With this being the standard week of giving cards of love and yesterday Valentine’s Day, I would like to touch on how teachers and leaders can reach the hearts of their students and followers.
Understanding that one box of chocolate does not fit all and more importantly, you throwing a red rose blanket at the feet of others does not cover all; there are certain points a teacher can make that are exemplary of their leadership for others that truly comes from the heart.
Great teachers are not afraid to challenge the heart of a student. How do you do this? You step into the unknown, looking for opportunities that can help a student grow. You inspire their hearts to the point that they want to do and be better. Sometimes, that even means going against what the pacing guide or the curriculum says to do that day. No one is ever for the better if they are always staying the same and unchallenged. Challenge students to succeed, not to fail.
Make your classroom a shared vision
While you are the teacher, your classroom should be more about your students than you — a shared environment, where ownership exists between both parties. What is the vision you want your students to see? Too many times, teachers “box” their students in, keeping the lid closed, stifling their growth. A shared vision pulls students forward. Be willing to speak their language and have an idea of who they are. Together, your classroom becomes much more conducive to teaching and learning.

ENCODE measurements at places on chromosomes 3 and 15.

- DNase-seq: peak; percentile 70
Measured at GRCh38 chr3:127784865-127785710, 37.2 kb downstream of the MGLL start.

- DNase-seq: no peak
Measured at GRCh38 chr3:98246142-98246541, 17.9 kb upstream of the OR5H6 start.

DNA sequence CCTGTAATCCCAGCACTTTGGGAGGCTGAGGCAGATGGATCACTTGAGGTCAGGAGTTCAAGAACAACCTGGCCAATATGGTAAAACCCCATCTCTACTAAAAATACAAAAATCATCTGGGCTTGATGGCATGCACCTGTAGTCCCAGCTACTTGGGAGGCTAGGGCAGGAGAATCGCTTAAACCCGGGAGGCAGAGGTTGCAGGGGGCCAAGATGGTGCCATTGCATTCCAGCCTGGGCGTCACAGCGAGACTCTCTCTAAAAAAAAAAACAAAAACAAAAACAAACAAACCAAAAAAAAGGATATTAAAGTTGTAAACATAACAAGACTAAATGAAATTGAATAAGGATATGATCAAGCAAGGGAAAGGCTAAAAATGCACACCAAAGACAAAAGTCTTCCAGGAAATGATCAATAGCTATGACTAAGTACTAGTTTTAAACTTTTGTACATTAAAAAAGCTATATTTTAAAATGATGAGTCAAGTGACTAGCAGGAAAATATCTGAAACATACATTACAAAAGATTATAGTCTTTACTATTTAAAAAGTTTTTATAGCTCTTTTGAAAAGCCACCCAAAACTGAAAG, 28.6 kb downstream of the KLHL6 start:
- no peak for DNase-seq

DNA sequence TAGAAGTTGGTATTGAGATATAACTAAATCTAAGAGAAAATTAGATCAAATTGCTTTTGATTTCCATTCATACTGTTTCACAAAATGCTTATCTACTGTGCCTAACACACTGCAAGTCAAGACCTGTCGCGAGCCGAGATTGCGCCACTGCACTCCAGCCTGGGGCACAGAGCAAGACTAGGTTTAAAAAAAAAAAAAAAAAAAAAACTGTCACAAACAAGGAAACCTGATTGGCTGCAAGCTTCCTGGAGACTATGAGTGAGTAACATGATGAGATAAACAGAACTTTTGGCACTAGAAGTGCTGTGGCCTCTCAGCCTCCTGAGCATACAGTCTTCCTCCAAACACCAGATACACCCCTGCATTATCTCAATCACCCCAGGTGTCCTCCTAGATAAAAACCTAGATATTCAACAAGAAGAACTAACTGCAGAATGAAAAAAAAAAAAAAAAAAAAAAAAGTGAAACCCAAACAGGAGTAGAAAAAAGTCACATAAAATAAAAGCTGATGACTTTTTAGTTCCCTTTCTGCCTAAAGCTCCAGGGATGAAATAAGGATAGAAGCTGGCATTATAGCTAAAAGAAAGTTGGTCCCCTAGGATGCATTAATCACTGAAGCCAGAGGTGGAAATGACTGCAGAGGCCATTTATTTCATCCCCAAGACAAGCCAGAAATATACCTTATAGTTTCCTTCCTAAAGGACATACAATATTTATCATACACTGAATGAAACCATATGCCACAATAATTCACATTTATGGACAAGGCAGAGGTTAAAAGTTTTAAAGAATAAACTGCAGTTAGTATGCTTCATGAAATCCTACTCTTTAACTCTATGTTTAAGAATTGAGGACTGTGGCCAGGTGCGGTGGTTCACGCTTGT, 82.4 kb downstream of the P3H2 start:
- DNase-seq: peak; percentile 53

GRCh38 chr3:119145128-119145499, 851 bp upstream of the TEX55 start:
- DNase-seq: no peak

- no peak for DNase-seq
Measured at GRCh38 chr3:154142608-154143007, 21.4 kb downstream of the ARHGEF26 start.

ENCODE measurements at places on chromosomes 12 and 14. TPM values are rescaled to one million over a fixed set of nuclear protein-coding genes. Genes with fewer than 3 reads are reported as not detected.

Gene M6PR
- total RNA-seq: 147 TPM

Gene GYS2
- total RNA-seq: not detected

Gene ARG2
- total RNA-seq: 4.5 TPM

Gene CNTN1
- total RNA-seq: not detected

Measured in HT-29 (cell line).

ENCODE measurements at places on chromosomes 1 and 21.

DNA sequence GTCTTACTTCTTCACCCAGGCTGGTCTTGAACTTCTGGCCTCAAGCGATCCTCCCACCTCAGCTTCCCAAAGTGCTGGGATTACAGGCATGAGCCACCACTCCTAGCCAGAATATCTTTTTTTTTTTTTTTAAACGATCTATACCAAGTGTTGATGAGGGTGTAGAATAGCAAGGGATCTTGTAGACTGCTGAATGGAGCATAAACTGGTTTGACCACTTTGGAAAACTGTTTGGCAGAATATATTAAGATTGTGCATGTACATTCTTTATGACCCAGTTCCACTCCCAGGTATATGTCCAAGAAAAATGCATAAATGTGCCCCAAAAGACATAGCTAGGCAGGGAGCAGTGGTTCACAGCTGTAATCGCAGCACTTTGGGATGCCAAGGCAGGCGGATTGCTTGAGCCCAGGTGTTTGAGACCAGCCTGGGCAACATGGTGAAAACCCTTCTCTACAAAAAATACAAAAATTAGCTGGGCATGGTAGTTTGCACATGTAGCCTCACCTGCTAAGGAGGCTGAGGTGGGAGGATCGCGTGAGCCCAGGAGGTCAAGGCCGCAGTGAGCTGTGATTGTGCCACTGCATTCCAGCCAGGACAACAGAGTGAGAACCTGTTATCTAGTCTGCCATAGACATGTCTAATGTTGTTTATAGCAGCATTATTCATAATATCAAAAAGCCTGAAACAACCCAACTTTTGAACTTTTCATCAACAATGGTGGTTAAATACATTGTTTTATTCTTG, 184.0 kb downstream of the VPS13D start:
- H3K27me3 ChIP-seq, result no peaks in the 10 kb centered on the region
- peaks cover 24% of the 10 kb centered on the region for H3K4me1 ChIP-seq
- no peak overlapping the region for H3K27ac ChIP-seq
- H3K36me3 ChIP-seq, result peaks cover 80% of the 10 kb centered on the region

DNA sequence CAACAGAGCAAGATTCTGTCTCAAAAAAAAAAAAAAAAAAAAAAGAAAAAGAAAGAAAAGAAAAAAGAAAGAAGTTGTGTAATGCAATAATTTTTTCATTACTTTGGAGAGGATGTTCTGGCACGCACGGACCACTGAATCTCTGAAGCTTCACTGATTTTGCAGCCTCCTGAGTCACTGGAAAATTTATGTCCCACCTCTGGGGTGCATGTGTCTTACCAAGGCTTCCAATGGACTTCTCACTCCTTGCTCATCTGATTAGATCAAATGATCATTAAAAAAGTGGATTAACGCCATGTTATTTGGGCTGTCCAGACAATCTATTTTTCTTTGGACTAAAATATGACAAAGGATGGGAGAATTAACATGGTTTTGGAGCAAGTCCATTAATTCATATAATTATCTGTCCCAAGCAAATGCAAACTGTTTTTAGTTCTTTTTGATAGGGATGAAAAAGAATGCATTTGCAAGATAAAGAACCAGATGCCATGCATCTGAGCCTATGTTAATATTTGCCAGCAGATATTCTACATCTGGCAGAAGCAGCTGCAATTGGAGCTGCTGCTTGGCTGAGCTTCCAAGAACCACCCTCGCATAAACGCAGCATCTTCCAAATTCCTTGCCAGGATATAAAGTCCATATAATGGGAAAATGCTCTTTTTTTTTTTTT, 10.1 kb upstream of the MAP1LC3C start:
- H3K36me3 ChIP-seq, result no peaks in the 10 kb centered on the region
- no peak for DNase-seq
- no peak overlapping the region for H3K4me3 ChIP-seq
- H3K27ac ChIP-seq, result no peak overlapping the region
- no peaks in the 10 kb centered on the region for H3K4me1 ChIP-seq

Model the mature way
Someone has to be the adult in the classroom; please let it be you. Yes, you, as the teacher or leader, must model the mature, professional way. This is the behavior that wins the respect of others. Do not be the clownfish who drowns in their own immaturity. You set the standard, let them be high. Why would you set them low? Having a quiet strength has been shown to win the day more often than not.
Teach from the heart
This is why we teach and lead… or suppose to anyway. It is our calling that enables us to build students up who are torn down by society. With the concept of “me first” being propagated everywhere one looks, the one constant has to be your teaching from the heart. This is the only way we can lift spirits, and promote a better way. Knowing what to teach is nowhere equal to knowing how to teach.
While every one of the above topics aligns with servant-leadership, it goes without asking, “What are we here for as teachers?” As an educator, are you trying to pull the best out of a student from the inside, where their heart is, instead of pushing something down their throat from the outside? Like anything else in life, for all involved, understanding the why of something increases the likelihood of a better effort given. Why a person does anything can always be seen by where their heart is.
Teach with the language of the heart, you just might be able to see a heart melt and turn into something solid.
©2019 J Clay Norton
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